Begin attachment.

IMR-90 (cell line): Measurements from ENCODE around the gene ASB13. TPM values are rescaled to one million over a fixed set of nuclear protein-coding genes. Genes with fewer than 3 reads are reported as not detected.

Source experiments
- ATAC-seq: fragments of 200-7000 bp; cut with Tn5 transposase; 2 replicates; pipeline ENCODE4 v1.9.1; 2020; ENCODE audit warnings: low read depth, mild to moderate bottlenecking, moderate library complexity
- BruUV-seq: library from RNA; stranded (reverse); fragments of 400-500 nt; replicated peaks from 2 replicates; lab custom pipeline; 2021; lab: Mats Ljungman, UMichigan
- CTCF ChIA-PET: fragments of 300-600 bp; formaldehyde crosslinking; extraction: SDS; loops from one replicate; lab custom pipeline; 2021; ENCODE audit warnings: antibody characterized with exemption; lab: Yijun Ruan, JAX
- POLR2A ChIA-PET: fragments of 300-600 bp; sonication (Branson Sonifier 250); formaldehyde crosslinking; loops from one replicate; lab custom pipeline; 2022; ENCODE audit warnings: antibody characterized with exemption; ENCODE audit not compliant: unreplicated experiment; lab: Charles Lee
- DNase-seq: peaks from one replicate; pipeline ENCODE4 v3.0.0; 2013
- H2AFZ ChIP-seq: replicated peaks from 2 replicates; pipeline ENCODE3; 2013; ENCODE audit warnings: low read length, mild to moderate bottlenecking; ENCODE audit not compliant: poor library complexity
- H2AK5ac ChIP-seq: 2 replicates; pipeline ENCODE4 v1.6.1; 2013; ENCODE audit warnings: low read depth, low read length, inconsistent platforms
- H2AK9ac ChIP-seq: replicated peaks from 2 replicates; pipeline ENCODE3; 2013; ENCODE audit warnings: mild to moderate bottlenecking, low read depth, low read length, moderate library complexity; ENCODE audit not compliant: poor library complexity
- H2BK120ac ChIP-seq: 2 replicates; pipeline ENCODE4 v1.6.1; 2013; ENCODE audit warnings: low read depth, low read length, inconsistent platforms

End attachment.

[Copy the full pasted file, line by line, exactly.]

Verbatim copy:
IMR-90 (cell line): Measurements from ENCODE around the gene ASB13. TPM values are rescaled to one million over a fixed set of nuclear protein-coding genes. Genes with fewer than 3 reads are reported as not detected.

Source experiments
- ATAC-seq: fragments of 200-7000 bp; cut with Tn5 transposase; 2 replicates; pipeline ENCODE4 v1.9.1; 2020; ENCODE audit warnings: low read depth, mild to moderate bottlenecking, moderate library complexity
- BruUV-seq: library from RNA; stranded (reverse); fragments of 400-500 nt; replicated peaks from 2 replicates; lab custom pipeline; 2021; lab: Mats Ljungman, UMichigan
- CTCF ChIA-PET: fragments of 300-600 bp; formaldehyde crosslinking; extraction: SDS; loops from one replicate; lab custom pipeline; 2021; ENCODE audit warnings: antibody characterized with exemption; lab: Yijun Ruan, JAX
- POLR2A ChIA-PET: fragments of 300-600 bp; sonication (Branson Sonifier 250); formaldehyde crosslinking; loops from one replicate; lab custom pipeline; 2022; ENCODE audit warnings: antibody characterized with exemption; ENCODE audit not compliant: unreplicated experiment; lab: Charles Lee
- DNase-seq: peaks from one replicate; pipeline ENCODE4 v3.0.0; 2013
- H2AFZ ChIP-seq: replicated peaks from 2 replicates; pipeline ENCODE3; 2013; ENCODE audit warnings: low read length, mild to moderate bottlenecking; ENCODE audit not compliant: poor library complexity
- H2AK5ac ChIP-seq: 2 replicates; pipeline ENCODE4 v1.6.1; 2013; ENCODE audit warnings: low read depth, low read length, inconsistent platforms
- H2AK9ac ChIP-seq: replicated peaks from 2 replicates; pipeline ENCODE3; 2013; ENCODE audit warnings: mild to moderate bottlenecking, low read depth, low read length, moderate library complexity; ENCODE audit not compliant: poor library complexity
- H2BK120ac ChIP-seq: 2 replicates; pipeline ENCODE4 v1.6.1; 2013; ENCODE audit warnings: low read depth, low read length, inconsistent platforms